Update: collaborative gathering of major massage organizations

A December 20, 2013 note from Leslie Young, vice president for communications of the Associated Bodywork and Massage Professionals, provided an update entitled Coalition of National Massage Therapy Organizations Meets for Collaboration. Representatives from seven organizations that participate in the Coalition of National Massage Therapy Organizations met December 11, 2013 in Fort Lauderdale, Florida. Participants spent “five hours of constructive exchange” reacting to The Core: Entry-Level Massage Education Blueprint and a companion document, including discussion about project implementation. The documents will remain in draft form pending review by the boards of directors of the constituent organizations anticipated to take place in January 2014.

Other priorities topics that were discussed were: [Commission on Massage Therapy Accreditation] COMTA research on the value of programmatic accreditation; a presentation of the Alliance for Massage Therapy Education’s final report on Core Competencies for Massage Therapy Teachers; and a re-examination of the original Coalition priorities formed in September 2011, a discussion about professional entry examinations; and a COMTA/Alliance proposal for a 2015 joint educational congress. The following massage therapy organizations participate in the Coalition: Alliance for Massage Therapy Education (AFMTE), American Massage Therapy Association (AMTA), Associated Bodywork & Massage Professionals (ABMP), Commission on Massage Therapy Accreditation (COMTA), Federation of State Massage Therapy Boards (FSMTB), Massage Th

by John Weeks, Publisher/Editor of The Integrator Blog News & Reports

Update: collaborative gathering of major massage organizations

A December 20, 2013 note from Leslie Young, vice president for communications of the Associated Bodywork and Massage Professionals, provided an update entitled Coalition of National Massage Therapy Organizations Meets for Collaboration. Representatives from seven organizations that participate in the Coalition of National Massage Therapy Organizations met December 11, 2013 in Fort Lauderdale, Florida. Participants spent “five hours of constructive exchange” reacting to The Core: Entry-Level Massage Education Blueprint and a companion document, including discussion about project implementation. The documents will remain in draft form pending review by the boards of directors of the constituent organizations anticipated to take place in January 2014.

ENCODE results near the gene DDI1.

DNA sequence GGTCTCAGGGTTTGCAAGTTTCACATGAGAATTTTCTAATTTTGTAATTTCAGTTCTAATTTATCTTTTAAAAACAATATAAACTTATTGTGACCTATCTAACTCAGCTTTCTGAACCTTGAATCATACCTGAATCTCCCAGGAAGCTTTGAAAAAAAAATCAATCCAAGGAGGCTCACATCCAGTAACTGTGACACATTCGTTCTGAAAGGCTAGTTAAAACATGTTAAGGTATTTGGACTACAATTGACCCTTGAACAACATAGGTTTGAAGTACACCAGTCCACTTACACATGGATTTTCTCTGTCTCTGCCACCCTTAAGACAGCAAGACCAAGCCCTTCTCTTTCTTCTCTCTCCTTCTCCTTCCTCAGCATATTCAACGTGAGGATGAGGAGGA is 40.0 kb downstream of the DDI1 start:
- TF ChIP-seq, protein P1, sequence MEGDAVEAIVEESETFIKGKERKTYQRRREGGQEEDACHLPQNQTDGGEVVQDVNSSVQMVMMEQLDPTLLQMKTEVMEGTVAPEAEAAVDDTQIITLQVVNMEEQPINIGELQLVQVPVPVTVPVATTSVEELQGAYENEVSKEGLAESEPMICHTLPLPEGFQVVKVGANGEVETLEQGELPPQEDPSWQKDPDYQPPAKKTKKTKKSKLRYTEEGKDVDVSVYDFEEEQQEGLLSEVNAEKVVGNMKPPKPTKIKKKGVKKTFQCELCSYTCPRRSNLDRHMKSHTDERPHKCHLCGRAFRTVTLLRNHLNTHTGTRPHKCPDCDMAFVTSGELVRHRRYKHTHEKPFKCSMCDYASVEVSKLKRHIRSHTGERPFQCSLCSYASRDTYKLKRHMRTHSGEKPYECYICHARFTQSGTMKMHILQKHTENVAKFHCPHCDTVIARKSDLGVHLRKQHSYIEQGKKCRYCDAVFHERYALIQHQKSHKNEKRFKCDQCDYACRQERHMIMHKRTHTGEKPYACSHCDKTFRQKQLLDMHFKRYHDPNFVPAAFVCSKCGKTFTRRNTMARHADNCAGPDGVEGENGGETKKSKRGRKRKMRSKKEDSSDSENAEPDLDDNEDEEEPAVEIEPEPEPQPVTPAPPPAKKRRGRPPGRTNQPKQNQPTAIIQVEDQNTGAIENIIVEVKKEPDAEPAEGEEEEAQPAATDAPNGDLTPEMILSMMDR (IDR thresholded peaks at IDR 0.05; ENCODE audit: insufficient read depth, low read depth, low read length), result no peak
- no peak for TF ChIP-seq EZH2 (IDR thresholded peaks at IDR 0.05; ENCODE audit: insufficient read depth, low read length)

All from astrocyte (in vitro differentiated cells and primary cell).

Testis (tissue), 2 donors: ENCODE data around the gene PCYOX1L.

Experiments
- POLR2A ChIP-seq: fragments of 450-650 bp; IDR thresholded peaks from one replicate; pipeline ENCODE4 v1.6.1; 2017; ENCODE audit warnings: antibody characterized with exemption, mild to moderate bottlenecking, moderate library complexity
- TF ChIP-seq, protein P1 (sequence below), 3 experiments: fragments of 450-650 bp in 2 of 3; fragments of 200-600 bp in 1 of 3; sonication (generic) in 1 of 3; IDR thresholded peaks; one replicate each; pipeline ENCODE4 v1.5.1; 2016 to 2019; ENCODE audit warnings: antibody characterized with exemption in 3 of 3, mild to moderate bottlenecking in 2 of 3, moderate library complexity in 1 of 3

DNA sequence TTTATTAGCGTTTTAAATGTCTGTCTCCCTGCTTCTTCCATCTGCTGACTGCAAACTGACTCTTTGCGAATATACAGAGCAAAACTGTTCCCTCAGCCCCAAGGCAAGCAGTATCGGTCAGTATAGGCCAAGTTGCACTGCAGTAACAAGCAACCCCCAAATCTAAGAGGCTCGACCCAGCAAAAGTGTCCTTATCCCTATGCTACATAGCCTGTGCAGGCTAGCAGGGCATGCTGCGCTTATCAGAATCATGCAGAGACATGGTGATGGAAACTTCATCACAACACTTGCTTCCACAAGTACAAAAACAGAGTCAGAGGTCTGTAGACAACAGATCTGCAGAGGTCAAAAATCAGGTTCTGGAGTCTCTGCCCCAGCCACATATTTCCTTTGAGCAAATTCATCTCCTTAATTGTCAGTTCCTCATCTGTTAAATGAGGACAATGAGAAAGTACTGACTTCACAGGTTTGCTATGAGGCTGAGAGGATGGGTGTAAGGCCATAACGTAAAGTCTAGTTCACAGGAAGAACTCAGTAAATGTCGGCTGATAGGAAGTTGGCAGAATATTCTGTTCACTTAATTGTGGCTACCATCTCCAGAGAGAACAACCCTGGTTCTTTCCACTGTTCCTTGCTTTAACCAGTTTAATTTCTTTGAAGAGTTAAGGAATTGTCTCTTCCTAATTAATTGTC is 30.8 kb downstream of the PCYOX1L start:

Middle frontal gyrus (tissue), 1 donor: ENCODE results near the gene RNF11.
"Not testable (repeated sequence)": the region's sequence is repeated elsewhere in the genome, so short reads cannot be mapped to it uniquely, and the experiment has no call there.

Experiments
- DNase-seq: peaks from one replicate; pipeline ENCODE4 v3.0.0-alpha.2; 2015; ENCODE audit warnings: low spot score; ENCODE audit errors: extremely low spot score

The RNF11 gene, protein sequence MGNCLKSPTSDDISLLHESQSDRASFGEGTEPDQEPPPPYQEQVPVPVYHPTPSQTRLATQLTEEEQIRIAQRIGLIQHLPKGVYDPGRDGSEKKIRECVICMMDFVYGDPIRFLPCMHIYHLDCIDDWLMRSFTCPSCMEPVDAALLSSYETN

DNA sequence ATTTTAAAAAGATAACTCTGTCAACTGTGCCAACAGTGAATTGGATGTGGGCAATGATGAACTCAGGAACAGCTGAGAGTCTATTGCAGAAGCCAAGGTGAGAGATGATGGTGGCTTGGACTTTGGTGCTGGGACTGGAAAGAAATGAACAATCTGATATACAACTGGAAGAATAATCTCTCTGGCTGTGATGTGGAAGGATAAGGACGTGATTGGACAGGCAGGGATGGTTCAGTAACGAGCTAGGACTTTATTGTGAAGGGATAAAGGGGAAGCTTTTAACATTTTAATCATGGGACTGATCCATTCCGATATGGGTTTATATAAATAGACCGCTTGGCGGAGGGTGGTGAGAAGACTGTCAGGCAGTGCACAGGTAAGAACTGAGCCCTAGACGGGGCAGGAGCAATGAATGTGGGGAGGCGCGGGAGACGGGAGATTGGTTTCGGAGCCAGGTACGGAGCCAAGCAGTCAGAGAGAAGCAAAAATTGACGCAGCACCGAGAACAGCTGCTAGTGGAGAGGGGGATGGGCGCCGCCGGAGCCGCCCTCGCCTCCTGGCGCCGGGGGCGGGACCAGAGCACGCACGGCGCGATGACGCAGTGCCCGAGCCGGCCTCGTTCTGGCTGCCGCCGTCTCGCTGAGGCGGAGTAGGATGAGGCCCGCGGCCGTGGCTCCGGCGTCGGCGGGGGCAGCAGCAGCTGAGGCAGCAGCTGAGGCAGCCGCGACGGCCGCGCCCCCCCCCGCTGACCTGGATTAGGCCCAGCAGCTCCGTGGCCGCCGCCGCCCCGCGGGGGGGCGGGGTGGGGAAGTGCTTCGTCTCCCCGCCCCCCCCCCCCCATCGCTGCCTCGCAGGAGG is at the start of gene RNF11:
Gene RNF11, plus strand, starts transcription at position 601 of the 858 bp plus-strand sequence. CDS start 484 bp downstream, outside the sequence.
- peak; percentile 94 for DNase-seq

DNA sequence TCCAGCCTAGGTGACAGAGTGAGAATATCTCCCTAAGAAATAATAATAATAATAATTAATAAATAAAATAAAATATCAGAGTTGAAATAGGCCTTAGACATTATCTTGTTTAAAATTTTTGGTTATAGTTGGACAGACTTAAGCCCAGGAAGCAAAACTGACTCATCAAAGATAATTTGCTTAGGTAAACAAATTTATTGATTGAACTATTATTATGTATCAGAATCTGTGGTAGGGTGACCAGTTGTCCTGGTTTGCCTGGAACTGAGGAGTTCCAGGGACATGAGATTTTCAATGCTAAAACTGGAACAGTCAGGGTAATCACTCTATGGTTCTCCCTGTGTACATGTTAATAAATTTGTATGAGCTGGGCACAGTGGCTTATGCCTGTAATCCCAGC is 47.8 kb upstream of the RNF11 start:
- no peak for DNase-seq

Other priorities topics that were discussed were: [Commission on Massage Therapy Accreditation] COMTA research on the value of programmatic accreditation; a presentation of the Alliance for Massage Therapy Education’s final report on Core Competencies for Massage Therapy Teachers; and a re-examination of the original Coalition priorities formed in September 2011, a discussion about professional entry examinations; and a COMTA/Alliance proposal for a 2015 joint educational congress. The following massage therapy organizations participate in the Coalition: Alliance for Massage Therapy Education (AFMTE), American Massage Therapy Association (AMTA), Associated Bodywork & Massage Professionals (ABMP), Commission on Massage Therapy Accreditation (COMTA), Federation of State Massage Therapy Boards (FSMTB), Massage Therapy Foundation (MTF) and National Certification Board for Therapeutic Massage & Bodywork (NCBTMB). The report on a June 2012 gathering is here.

Update: massive Foundations of Naturopathic Medicine project rounds bend toward 2014 completion